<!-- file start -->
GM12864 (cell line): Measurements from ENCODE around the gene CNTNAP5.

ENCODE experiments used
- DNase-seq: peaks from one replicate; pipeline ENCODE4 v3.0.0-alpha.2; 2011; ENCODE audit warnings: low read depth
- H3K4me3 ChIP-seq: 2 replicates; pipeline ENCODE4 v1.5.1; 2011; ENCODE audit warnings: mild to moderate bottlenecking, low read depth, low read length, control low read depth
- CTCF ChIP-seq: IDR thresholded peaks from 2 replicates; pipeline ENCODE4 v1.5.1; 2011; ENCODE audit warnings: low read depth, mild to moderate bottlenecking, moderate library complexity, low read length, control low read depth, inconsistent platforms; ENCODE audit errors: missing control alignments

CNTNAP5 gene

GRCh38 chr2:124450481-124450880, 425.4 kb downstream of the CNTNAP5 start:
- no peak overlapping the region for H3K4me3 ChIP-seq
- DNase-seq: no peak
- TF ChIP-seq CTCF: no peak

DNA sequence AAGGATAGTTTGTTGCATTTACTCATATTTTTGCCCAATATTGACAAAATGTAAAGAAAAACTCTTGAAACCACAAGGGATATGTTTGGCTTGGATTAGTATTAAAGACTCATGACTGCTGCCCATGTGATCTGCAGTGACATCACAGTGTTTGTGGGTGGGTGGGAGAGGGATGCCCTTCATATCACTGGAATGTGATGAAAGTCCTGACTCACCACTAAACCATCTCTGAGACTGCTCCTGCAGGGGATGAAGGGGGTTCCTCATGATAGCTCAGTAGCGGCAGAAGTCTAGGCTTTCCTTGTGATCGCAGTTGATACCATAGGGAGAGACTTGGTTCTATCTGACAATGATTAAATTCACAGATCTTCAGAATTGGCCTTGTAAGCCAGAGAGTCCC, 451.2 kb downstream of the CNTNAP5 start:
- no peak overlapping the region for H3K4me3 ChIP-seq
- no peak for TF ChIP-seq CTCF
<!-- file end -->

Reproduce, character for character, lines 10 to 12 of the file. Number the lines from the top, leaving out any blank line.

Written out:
- TF ChIP-seq CTCF: no peak

DNA sequence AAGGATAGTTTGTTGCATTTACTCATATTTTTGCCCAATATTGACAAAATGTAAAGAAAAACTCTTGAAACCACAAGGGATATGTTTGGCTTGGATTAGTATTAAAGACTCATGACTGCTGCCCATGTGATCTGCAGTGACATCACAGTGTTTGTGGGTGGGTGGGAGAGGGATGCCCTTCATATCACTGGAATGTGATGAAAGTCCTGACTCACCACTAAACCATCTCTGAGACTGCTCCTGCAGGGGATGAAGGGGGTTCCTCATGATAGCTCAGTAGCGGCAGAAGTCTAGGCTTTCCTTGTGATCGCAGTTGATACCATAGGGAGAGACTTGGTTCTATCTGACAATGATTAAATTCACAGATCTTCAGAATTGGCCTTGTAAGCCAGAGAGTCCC, 451.2 kb downstream of the CNTNAP5 start:
- no peak overlapping the region for H3K4me3 ChIP-seq